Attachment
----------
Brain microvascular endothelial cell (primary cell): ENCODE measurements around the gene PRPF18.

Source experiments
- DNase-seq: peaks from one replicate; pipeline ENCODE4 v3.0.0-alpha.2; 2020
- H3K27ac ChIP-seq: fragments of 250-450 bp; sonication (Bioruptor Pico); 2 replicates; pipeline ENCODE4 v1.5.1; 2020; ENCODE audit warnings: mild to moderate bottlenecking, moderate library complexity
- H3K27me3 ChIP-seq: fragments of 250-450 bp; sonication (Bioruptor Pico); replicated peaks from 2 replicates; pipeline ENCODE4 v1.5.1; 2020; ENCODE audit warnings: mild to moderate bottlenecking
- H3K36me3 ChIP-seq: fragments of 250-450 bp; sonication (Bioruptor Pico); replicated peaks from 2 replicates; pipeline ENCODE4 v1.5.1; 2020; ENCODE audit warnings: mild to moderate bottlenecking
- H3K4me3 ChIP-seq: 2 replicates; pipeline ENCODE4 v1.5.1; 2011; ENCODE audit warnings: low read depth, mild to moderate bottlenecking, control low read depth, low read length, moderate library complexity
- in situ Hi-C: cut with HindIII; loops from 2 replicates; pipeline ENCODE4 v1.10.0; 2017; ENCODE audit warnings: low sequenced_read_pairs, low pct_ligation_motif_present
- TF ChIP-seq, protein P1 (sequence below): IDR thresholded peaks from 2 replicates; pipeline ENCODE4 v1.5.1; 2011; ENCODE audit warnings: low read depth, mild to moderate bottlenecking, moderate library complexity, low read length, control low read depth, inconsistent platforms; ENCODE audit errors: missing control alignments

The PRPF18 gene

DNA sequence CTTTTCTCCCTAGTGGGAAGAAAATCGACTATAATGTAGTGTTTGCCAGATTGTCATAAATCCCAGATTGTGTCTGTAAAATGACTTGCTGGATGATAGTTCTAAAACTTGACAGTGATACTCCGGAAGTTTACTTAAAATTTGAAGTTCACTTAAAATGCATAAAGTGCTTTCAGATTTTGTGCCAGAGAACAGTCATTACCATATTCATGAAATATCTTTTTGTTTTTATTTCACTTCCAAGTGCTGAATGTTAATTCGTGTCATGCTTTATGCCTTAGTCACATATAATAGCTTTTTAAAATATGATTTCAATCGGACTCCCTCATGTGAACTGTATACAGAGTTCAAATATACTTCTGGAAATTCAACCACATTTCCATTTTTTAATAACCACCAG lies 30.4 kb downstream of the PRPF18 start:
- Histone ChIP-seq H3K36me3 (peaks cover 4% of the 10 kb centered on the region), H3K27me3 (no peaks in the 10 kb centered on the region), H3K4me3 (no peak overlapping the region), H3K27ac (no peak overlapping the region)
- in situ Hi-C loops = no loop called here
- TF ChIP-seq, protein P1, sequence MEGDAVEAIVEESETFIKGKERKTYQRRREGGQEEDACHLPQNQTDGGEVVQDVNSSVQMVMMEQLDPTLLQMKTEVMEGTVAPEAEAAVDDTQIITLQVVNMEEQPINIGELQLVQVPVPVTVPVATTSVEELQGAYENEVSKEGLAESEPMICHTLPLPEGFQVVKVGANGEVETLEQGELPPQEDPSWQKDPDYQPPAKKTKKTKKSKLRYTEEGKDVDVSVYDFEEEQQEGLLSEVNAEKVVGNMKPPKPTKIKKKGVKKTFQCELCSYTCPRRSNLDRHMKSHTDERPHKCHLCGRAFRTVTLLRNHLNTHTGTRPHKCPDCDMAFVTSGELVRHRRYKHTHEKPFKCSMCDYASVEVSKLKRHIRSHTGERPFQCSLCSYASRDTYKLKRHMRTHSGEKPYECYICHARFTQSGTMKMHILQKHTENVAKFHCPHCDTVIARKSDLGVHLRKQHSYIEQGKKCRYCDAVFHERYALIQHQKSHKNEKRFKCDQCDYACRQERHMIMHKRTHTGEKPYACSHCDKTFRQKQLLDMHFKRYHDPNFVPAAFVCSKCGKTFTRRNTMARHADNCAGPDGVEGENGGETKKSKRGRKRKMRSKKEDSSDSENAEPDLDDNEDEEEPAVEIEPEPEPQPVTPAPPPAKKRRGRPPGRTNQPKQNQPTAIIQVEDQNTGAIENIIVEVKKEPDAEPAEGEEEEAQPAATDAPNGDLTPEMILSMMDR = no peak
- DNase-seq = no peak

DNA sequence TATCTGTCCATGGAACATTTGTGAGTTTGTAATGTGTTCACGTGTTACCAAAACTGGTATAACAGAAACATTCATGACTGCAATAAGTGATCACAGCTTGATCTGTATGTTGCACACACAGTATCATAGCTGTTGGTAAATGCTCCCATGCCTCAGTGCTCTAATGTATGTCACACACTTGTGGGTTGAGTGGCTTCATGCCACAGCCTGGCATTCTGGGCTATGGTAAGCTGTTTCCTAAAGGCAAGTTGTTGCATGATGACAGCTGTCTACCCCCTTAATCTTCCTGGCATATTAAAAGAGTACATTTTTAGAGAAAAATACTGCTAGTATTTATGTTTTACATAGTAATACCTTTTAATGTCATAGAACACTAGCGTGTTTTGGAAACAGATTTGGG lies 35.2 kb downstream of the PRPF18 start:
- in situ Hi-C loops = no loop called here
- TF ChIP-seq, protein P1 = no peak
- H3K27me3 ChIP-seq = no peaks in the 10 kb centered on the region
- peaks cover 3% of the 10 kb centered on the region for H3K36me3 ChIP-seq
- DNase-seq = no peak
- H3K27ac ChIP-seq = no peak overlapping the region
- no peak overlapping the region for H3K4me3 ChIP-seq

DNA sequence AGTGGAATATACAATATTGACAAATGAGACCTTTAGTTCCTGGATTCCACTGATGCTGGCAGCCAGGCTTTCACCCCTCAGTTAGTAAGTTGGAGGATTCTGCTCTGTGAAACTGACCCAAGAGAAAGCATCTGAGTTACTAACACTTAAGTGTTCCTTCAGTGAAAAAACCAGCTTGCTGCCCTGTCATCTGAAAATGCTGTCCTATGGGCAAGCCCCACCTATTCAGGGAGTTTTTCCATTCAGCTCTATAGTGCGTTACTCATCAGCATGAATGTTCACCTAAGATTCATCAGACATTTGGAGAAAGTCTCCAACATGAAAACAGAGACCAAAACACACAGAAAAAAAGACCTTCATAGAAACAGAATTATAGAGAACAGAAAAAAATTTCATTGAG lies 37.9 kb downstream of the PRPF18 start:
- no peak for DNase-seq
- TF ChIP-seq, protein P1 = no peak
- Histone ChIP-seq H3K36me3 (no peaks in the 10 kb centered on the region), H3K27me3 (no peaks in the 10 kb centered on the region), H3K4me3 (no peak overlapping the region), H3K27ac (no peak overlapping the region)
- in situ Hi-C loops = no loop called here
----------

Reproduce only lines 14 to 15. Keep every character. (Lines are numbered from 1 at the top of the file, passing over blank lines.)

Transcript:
- TF ChIP-seq, protein P1, sequence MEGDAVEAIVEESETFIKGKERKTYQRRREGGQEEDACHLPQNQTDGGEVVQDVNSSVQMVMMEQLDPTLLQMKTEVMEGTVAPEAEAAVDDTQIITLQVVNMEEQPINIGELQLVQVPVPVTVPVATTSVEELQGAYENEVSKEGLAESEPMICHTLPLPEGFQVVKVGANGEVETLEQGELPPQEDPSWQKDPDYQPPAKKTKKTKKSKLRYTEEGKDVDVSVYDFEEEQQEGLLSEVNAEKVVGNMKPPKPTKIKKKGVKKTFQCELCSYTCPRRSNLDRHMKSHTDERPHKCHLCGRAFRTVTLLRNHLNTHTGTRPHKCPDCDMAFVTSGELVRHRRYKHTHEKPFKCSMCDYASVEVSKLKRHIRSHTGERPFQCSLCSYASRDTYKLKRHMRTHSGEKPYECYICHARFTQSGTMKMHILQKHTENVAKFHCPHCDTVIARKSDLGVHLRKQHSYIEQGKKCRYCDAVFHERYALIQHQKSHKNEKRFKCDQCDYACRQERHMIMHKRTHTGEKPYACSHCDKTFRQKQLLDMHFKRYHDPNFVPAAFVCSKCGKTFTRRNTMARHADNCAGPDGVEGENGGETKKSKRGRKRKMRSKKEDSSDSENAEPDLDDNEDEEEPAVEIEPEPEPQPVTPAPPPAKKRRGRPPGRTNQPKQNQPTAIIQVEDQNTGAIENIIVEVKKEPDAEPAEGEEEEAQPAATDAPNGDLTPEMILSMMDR = no peak
- DNase-seq = no peak